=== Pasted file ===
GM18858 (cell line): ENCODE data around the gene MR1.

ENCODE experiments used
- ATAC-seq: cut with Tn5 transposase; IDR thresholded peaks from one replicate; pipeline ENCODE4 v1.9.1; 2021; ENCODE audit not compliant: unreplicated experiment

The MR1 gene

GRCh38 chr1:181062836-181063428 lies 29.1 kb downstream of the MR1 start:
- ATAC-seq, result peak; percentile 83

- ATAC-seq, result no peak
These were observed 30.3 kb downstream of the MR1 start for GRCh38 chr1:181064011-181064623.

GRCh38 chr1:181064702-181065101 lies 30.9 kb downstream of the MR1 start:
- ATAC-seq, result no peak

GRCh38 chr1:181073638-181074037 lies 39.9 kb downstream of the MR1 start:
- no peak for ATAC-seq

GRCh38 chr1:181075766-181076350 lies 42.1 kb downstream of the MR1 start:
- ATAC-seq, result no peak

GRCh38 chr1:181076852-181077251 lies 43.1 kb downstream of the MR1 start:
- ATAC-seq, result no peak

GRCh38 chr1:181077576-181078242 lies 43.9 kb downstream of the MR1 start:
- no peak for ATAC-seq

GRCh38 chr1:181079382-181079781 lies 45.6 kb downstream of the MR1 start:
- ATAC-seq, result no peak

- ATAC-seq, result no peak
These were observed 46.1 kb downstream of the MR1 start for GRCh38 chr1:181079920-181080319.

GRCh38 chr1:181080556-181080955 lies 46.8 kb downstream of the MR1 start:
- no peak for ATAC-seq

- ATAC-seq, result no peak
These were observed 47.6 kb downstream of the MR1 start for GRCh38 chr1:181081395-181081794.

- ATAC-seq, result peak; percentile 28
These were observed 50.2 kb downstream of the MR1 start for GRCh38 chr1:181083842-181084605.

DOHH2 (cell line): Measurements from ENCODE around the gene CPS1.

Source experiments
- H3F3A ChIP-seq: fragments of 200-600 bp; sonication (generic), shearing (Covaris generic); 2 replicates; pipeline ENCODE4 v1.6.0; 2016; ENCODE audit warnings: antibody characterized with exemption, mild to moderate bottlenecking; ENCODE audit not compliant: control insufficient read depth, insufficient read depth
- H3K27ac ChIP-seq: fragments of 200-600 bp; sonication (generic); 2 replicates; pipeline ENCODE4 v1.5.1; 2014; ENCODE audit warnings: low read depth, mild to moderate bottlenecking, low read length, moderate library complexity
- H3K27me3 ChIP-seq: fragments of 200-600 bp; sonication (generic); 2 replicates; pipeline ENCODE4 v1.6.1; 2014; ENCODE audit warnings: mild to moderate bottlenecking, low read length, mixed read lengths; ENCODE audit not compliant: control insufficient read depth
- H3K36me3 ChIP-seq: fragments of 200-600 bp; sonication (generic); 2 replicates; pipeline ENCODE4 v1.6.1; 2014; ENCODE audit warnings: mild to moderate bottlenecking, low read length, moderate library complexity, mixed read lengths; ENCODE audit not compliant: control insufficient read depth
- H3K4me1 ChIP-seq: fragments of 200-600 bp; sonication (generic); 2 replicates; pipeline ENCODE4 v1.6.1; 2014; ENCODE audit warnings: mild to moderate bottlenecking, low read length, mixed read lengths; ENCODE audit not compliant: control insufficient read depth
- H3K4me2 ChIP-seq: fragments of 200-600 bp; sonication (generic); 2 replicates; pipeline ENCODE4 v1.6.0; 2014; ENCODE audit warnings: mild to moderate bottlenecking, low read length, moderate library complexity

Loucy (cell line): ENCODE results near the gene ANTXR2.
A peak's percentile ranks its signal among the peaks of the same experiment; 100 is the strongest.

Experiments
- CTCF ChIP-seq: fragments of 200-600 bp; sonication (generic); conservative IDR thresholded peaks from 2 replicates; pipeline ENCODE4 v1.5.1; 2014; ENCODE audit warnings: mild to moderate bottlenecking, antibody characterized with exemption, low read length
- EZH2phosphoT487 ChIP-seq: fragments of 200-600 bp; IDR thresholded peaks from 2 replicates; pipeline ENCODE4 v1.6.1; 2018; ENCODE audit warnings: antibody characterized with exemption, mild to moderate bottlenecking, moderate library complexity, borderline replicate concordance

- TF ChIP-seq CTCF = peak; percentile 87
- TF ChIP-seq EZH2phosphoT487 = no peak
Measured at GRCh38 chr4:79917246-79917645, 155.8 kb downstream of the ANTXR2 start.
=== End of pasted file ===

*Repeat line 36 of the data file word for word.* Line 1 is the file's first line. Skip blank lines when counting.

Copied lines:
- H3K4me2 ChIP-seq: fragments of 200-600 bp; sonication (generic); 2 replicates; pipeline ENCODE4 v1.6.0; 2014; ENCODE audit warnings: mild to moderate bottlenecking, low read length, moderate library complexity